Leeds fans raise £40,000 for food banks in pay-per-view boycott
Leeds United fans boycotting watching their team play on pay-per-view TV have raised £40,000 to support local food banks.
With Friday night’s Premier League game at Aston Villa available to watch only on BT Sport Box Office for a fee of £14.95, the Leeds United Supporters’ Trust (LUST) has been encouraging fans not to pay and to donate the money instead.
By 6pm on Friday – two hours before kick-off – the Leeds Fans Foodbank had received just over £40,000.
LUST vice chair Graham Hyde told the PA news agency: “We’re absolutely blown away by it.
“Before Monday, we’d raised over the course of 18 months to two years £31,650 – we’ve more than doubled that in the space of five days.
“It’s mindblowing, but at the same time we’re not surprised.
“Leeds fans when they come together like this are phenomenally powerful in terms of how they support their community, how they support each other and how generous they can be.”
Many fans of Premier League clubs were dismayed when it was announced they would need to fork out extra on top of their Sky and BT Sport subscriptions to watch October fixtures not slated for regular televised coverage, leading to calls for a boycott.
Mr Hyde paid tribute to the Newcastle United Supporters Trust (NUST) for coming up with the “great concept of tying the boycott of pay-per-view to food banks”.
The NUST raised more than £20,000 when fans boycotted watching their side’s pay-per-view fixture with Manchester United last weekend.
Mr Hyde added: “No matter which club you support, there are individuals who are looking to support their local community and I think because football is something that brings together people from all walks of life, it brings together people who are then willing to stand up and be counted to help each other.
“So whether it’s Newcastle United Supporters Trust, whether it’s Liverpool fans, Everton fans – for five years, Liverpool and Everton have been working together on supporting food banks and there ain’t many things that Liverpool and Everton fans get together on.”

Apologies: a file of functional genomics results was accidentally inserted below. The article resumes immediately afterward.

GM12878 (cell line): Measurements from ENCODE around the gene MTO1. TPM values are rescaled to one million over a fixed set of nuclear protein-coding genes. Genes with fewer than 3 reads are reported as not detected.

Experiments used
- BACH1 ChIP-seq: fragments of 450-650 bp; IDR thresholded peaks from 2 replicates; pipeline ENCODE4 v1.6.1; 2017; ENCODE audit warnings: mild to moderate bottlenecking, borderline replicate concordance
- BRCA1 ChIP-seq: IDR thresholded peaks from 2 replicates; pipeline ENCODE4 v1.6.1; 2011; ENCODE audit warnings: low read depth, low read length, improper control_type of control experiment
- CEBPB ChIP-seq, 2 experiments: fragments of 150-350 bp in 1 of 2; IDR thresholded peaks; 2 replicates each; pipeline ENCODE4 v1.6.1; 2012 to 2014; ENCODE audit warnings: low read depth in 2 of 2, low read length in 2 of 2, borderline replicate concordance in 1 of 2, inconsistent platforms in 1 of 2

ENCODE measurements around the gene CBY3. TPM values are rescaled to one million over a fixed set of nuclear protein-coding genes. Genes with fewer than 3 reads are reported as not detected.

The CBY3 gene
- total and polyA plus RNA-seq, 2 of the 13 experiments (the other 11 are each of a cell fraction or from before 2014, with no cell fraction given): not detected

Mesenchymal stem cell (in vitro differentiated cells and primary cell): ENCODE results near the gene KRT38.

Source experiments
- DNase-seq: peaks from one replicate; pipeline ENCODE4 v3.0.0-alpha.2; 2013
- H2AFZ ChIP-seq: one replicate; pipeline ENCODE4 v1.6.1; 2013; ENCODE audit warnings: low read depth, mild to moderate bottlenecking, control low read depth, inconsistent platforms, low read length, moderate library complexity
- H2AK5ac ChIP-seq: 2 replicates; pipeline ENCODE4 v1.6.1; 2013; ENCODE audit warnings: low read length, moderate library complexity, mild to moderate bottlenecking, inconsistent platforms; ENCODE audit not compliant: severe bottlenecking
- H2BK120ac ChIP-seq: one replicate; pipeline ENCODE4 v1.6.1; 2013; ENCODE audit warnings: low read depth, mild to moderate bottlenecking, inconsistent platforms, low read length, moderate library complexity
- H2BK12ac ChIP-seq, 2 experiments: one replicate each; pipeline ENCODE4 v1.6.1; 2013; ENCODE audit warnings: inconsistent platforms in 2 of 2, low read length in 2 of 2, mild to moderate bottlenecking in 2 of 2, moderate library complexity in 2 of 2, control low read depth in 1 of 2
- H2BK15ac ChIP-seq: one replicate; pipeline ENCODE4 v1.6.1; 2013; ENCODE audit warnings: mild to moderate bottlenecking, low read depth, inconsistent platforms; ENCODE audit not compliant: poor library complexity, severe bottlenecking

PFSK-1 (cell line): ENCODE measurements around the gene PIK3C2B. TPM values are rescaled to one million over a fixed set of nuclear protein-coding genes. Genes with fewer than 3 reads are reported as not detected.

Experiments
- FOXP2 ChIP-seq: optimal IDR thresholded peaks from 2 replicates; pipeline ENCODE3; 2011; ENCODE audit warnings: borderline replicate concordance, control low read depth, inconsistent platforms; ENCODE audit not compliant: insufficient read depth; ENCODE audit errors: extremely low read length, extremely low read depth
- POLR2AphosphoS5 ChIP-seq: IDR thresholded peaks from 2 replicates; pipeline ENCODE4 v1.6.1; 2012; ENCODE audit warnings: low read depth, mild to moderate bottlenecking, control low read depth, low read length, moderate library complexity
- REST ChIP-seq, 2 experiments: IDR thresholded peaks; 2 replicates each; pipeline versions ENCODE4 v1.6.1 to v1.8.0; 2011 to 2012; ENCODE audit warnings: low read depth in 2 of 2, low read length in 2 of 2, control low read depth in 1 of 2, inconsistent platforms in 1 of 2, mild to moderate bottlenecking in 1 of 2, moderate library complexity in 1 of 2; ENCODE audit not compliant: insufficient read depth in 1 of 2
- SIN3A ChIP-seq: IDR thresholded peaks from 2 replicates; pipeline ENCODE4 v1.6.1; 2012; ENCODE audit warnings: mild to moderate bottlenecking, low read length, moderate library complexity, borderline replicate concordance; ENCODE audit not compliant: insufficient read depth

The drive comes as Marcus Rashford, who plays for Leeds’ cross-Pennine rivals Manchester United, is dominating the news for his efforts to pressure the Government to provide free meals for children who need them over the school holidays.
“It seems almost like an alien thing to do but I think most Leeds fans would very much doff their cap to Marcus Rashford and the amazing work he’s doing in terms of trying to end child hunger,” Mr Hyde said.
“We can ignore the fact that he plays for them.”
Mr Hyde said the £40,000 donated would provide 32,000 meals through the Leeds South And East and Leeds North And West food banks, which operate under the Trussell Trust.
“That’s a huge, huge impact on families that will be vulnerable and in need at the present time in Leeds,” he said.
“That will be feeding families in the coming months, particularly up to Christmas and over winter, which will be the most challenging time for many, many vulnerable families.
“We’ve massive increases in people turning to food banks for the first time as the impact of the furlough scheme ending and potential further lockdowns means families that haven’t been vulnerable in the past are finding themselves in these situations.”
Villa fans boycotting Friday’s pay-per-view coverage were being encouraged by Aston Villa Supporters’ Trust to donate to the Aston & Nechells Foodbank.
In a tweet, the food bank said it was “overwhelmed” by the support from fans.